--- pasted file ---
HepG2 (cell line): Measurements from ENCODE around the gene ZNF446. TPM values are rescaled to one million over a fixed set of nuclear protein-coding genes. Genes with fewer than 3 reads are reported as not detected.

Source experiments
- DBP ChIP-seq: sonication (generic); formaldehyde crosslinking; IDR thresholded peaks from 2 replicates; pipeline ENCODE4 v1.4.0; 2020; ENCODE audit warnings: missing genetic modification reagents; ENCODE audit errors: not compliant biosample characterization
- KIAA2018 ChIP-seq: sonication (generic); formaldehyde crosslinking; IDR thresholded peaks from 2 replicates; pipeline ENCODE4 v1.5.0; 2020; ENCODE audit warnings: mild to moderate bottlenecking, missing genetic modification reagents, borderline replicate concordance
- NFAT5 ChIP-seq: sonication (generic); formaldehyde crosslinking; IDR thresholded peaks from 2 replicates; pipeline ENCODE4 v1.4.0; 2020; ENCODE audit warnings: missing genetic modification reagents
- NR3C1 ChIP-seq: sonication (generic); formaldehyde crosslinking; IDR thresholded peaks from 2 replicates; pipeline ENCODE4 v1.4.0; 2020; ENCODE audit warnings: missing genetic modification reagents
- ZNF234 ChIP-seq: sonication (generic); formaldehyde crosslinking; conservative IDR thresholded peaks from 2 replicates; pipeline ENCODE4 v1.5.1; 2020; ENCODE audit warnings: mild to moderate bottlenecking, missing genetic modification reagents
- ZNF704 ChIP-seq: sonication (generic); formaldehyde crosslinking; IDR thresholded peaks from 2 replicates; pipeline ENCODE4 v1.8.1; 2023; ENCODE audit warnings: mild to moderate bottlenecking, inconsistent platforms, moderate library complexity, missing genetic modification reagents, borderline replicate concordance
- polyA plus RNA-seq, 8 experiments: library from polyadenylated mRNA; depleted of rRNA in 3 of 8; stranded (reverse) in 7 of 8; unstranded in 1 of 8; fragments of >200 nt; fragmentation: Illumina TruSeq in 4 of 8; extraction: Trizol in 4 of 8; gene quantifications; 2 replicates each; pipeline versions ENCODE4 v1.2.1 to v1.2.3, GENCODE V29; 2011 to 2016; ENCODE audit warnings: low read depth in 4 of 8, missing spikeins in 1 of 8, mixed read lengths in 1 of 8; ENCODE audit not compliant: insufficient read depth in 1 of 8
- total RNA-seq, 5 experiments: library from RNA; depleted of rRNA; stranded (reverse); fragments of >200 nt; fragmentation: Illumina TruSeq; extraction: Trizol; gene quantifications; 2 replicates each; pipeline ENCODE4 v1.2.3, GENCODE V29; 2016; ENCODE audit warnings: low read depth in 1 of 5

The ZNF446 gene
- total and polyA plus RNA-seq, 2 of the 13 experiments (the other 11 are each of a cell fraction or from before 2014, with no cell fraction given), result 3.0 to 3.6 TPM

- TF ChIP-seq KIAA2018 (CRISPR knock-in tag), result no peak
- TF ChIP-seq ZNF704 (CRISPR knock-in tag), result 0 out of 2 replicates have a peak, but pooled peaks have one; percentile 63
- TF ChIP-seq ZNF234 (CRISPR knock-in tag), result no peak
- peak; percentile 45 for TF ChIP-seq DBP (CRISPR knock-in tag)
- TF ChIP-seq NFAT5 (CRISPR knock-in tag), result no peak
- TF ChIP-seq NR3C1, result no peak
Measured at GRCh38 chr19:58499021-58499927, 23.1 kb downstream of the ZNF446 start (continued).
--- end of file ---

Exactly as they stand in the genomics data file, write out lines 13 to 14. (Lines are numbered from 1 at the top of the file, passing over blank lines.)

- TF ChIP-seq KIAA2018 (CRISPR knock-in tag), result no peak
- TF ChIP-seq ZNF704 (CRISPR knock-in tag), result 0 out of 2 replicates have a peak, but pooled peaks have one; percentile 63